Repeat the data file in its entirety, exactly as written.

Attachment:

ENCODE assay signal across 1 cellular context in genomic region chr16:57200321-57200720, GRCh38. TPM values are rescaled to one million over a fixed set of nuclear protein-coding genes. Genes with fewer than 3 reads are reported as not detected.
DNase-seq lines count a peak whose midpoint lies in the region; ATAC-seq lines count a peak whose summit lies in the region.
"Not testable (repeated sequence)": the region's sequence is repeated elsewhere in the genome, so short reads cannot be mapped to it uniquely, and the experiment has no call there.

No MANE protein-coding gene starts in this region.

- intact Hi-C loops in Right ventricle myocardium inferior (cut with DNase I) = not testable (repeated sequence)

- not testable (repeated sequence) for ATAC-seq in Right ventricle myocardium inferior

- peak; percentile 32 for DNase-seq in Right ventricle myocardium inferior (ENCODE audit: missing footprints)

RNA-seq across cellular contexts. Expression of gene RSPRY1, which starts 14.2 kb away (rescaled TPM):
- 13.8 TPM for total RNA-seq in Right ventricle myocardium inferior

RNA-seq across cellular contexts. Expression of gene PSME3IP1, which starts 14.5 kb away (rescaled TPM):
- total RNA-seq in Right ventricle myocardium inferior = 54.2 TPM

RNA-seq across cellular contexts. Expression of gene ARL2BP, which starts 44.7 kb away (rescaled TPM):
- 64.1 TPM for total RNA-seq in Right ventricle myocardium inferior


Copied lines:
ENCODE assay signal across 1 cellular context in genomic region chr16:57200321-57200720, GRCh38. TPM values are rescaled to one million over a fixed set of nuclear protein-coding genes. Genes with fewer than 3 reads are reported as not detected.
DNase-seq lines count a peak whose midpoint lies in the region; ATAC-seq lines count a peak whose summit lies in the region.
"Not testable (repeated sequence)": the region's sequence is repeated elsewhere in the genome, so short reads cannot be mapped to it uniquely, and the experiment has no call there.

No MANE protein-coding gene starts in this region.

- intact Hi-C loops in Right ventricle myocardium inferior (cut with DNase I) = not testable (repeated sequence)

- not testable (repeated sequence) for ATAC-seq in Right ventricle myocardium inferior

- peak; percentile 32 for DNase-seq in Right ventricle myocardium inferior (ENCODE audit: missing footprints)

RNA-seq across cellular contexts. Expression of gene RSPRY1, which starts 14.2 kb away (rescaled TPM):
- 13.8 TPM for total RNA-seq in Right ventricle myocardium inferior

RNA-seq across cellular contexts. Expression of gene PSME3IP1, which starts 14.5 kb away (rescaled TPM):
- total RNA-seq in Right ventricle myocardium inferior = 54.2 TPM

RNA-seq across cellular contexts. Expression of gene ARL2BP, which starts 44.7 kb away (rescaled TPM):
- 64.1 TPM for total RNA-seq in Right ventricle myocardium inferior